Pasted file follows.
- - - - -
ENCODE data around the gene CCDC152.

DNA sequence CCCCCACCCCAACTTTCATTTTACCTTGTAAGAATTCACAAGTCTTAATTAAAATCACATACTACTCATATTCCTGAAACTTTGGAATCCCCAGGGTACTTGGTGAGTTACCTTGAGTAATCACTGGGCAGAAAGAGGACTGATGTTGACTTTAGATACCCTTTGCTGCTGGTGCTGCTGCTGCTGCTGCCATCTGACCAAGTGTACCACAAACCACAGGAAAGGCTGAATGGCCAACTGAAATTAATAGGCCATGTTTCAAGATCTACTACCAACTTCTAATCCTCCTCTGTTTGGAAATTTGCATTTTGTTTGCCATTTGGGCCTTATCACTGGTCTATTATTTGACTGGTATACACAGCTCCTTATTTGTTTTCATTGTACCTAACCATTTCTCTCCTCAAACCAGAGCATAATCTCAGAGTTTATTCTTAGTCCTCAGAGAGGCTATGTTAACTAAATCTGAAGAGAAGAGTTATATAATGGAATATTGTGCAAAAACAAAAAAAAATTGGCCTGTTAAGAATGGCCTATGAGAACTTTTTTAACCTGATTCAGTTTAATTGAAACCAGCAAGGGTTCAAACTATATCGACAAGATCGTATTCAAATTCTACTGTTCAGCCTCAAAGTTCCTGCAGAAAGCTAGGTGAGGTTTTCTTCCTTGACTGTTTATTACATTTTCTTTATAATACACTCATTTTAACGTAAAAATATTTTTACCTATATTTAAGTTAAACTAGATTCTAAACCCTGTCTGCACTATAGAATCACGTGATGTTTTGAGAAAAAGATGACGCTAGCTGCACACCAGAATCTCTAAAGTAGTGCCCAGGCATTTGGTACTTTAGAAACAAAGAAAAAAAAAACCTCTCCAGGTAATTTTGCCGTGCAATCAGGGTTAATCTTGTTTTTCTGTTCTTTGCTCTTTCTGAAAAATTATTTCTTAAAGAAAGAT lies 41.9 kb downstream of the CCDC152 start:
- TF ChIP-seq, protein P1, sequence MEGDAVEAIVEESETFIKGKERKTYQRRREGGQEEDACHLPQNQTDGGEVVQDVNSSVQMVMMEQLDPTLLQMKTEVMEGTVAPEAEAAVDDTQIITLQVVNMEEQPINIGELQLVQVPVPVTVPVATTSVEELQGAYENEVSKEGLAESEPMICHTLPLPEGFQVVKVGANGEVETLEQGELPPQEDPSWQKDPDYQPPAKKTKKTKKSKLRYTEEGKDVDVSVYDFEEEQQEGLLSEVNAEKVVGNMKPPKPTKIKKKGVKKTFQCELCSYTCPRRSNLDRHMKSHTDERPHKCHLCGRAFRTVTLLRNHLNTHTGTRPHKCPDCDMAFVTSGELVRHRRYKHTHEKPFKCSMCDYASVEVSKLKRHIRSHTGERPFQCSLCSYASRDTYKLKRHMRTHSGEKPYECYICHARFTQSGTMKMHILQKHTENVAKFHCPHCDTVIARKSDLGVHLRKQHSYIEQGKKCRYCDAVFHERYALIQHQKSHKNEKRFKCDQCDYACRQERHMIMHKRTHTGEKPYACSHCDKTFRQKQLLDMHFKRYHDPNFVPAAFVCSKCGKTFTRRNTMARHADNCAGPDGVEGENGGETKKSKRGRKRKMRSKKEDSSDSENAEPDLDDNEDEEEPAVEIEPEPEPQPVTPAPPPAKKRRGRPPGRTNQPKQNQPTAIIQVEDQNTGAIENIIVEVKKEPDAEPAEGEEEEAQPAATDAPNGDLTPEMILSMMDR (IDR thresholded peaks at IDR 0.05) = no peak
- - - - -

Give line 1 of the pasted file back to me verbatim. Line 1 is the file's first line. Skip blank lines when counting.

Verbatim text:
ENCODE data around the gene CCDC152.